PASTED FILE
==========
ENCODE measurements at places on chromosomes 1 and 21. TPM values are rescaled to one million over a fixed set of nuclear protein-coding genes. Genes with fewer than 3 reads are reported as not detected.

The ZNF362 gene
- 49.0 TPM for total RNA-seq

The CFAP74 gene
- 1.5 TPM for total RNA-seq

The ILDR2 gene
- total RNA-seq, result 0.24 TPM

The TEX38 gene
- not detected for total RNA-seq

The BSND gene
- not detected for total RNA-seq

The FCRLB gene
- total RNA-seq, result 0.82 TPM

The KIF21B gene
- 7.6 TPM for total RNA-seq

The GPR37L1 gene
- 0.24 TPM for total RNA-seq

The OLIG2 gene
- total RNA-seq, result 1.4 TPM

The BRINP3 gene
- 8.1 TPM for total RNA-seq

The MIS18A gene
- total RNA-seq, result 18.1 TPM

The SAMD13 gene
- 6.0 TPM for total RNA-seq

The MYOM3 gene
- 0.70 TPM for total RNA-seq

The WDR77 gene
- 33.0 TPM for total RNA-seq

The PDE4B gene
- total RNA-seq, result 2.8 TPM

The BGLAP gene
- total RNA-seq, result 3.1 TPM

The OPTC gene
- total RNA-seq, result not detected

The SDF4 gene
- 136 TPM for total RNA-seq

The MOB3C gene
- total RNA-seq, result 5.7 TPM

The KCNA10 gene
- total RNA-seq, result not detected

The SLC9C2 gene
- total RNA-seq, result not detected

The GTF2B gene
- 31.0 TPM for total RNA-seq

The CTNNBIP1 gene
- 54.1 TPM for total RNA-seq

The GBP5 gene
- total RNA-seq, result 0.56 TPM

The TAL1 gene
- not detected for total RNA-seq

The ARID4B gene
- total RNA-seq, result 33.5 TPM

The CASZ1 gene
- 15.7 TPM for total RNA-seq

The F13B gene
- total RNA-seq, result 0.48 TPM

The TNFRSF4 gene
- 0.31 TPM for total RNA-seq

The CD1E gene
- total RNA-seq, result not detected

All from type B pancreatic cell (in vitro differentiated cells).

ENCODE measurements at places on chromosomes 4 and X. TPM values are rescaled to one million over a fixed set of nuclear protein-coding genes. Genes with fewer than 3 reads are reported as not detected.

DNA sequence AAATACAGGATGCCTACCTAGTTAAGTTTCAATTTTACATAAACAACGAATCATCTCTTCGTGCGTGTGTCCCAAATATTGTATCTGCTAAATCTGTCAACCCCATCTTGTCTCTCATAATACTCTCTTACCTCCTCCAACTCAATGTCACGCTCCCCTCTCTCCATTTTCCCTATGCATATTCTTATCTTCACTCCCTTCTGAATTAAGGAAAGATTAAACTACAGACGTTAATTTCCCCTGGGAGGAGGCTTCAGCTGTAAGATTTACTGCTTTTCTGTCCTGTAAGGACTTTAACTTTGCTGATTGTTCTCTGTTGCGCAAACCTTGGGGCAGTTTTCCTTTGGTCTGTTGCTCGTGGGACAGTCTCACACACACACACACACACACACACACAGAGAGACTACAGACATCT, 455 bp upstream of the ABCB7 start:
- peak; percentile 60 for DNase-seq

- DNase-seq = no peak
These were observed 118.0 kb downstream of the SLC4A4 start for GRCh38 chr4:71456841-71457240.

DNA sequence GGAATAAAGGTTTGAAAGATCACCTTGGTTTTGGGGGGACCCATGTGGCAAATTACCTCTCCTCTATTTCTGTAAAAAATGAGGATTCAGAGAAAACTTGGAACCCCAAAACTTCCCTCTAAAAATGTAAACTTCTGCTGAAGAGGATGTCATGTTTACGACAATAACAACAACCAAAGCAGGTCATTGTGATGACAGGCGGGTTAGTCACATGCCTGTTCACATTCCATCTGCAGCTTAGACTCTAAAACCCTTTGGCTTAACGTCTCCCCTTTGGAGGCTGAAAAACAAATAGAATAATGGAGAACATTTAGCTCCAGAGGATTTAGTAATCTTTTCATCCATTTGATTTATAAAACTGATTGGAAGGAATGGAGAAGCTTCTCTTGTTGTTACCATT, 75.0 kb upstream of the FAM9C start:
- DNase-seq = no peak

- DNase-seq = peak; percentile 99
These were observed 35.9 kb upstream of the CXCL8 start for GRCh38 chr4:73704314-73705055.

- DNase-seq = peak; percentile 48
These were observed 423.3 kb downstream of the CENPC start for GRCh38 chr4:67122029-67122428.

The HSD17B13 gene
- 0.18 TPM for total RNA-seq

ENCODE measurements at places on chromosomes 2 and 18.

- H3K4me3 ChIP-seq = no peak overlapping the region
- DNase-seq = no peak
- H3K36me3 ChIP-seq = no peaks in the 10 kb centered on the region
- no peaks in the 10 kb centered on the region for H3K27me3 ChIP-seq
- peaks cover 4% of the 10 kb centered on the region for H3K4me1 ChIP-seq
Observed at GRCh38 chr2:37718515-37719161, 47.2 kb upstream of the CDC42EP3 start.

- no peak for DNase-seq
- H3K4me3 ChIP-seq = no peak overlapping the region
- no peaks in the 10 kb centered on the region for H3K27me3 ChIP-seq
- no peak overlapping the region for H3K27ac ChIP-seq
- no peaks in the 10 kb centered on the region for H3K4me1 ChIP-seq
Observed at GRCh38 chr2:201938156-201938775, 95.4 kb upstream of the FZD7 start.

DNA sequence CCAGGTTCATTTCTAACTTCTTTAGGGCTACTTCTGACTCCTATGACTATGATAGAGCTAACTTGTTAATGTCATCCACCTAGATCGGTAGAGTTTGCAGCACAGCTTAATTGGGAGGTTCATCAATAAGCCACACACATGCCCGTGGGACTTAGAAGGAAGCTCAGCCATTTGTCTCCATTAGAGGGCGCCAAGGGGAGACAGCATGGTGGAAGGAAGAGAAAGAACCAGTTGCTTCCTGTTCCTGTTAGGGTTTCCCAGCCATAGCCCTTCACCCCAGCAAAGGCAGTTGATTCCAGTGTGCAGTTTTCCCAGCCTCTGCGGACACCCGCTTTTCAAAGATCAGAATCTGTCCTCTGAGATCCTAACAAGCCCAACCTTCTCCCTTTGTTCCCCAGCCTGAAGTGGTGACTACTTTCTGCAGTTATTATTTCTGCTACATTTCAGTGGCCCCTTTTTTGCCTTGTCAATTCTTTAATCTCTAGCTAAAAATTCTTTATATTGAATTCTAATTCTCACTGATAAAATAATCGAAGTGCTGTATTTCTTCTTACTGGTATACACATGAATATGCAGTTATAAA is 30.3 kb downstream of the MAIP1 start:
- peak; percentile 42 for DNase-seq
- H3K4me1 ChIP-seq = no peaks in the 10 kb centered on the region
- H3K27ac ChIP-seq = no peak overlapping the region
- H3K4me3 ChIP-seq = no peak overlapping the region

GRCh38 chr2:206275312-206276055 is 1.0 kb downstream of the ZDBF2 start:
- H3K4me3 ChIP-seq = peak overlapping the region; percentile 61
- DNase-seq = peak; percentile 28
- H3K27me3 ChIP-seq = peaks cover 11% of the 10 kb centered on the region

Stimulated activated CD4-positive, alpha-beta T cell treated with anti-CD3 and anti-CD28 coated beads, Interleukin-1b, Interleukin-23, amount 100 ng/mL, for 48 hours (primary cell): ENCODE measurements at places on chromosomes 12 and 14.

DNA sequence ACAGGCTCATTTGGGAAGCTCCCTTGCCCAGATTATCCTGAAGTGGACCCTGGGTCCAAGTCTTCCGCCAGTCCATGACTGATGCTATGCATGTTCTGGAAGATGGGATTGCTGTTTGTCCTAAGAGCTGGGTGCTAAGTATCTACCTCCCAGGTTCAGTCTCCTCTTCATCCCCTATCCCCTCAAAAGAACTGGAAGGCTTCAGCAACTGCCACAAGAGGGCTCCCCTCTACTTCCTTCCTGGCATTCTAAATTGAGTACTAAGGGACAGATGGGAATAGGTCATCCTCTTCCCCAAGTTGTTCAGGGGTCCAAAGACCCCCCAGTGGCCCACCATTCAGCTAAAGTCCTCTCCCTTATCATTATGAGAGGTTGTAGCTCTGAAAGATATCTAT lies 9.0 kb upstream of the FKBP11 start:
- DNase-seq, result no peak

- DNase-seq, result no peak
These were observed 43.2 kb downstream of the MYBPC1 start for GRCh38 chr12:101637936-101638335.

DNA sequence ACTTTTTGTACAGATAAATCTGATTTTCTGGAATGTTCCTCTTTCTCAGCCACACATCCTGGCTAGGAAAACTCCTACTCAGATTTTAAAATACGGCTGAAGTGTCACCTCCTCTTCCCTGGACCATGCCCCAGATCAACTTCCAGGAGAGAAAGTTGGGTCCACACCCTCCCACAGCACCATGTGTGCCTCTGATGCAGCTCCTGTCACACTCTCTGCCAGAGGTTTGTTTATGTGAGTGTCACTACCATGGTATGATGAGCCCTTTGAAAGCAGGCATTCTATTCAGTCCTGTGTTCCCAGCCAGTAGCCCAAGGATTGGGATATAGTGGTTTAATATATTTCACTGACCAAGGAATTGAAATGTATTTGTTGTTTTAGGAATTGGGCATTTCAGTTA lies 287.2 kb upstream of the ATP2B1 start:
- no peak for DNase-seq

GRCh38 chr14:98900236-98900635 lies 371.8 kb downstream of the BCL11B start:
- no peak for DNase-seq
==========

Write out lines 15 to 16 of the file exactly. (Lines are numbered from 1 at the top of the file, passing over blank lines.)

- 7.6 TPM for total RNA-seq

The GPR37L1 gene